her modest lot as teacher, but indulging dreams of rising to the career of a milliner.
Indeed, so far are European
countries from yet accepting this finer force that American educators who have stayed in Europe
a little too long are apt to come back regretting our extensive employment of women, and assuming that because Germany
does not pursue this practice it is not the best thing for us. But Horace Mann
, who knew the German schools thoroughly, was the man through whom this change in America
was chiefly made ; he found but little more than half the Massachusetts
teachers women, and left them five-sixths of that sex. This he urged, not primarily on the ground of economy-though there is no doubt that it is the extensive employment of women which alone males possible the vast spread of our common-school system-but for the sake of what he called “the more congenial influences of female teaching.”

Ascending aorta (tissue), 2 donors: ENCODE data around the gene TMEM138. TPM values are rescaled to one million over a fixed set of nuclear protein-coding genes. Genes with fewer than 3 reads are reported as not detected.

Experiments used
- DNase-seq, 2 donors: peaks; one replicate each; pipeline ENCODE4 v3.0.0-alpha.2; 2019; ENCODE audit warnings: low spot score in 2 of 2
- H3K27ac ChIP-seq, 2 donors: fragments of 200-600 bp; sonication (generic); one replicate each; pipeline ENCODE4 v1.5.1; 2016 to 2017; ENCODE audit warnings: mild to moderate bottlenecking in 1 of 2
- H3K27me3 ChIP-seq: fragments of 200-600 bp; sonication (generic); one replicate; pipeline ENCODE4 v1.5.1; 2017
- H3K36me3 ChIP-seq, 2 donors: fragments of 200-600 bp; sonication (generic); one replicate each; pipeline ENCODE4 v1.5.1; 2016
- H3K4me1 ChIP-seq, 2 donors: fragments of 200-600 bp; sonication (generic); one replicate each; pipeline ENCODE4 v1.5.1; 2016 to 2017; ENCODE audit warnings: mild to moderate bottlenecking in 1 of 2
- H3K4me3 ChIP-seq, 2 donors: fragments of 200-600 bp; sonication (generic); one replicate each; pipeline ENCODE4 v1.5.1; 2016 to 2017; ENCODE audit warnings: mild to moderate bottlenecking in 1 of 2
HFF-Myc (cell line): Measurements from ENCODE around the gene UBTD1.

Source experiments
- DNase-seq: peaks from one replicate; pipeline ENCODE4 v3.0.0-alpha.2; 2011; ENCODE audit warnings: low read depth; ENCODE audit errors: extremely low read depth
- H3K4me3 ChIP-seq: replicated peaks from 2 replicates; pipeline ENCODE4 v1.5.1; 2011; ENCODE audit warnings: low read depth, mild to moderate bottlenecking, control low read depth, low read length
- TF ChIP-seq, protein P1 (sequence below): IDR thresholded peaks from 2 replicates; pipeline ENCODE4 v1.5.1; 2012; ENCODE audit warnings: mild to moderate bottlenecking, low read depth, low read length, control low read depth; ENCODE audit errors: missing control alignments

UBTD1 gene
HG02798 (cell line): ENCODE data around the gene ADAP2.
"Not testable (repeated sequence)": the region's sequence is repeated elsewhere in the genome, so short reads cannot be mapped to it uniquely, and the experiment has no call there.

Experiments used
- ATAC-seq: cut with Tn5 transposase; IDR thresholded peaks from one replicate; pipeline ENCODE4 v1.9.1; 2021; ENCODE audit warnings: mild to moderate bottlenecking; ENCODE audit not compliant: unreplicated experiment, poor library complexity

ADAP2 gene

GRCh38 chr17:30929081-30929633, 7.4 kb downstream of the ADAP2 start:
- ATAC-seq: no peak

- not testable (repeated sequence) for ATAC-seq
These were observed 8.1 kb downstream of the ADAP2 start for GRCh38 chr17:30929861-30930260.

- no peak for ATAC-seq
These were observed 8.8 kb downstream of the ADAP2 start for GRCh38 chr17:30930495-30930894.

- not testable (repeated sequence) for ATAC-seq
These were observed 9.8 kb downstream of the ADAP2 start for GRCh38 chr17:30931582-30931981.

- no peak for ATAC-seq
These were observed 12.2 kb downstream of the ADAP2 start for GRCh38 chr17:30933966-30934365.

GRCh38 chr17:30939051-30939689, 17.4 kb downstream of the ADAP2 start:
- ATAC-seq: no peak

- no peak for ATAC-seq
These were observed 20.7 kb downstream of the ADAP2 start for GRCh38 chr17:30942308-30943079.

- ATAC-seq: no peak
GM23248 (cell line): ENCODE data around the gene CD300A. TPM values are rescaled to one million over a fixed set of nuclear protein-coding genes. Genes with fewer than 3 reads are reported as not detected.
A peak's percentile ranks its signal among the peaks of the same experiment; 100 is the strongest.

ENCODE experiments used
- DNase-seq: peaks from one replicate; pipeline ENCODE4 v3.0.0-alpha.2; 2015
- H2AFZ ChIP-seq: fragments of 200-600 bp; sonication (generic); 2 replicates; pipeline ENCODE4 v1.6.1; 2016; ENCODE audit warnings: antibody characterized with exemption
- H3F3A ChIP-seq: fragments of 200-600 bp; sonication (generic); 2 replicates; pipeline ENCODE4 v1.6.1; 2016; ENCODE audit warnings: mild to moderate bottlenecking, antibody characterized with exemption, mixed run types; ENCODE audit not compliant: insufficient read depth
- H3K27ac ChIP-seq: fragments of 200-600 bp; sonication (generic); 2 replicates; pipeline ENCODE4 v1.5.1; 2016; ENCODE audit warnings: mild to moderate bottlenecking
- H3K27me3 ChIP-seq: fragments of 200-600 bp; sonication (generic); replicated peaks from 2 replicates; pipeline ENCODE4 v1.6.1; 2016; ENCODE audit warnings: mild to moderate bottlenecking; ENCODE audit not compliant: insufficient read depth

“I believe there will soon be an entire unanimity in public sentiment,” he wrote in 1837, “in regarding female as superior to male teaching for young children.”
The influence of women in the school, as in the family, is all the greater because it substitutes affection for physical strength, and must accomplish its results by tact and not by brute strength.
The class of forces thus represented, has, moreover, its weight in the community as a whole, and reaches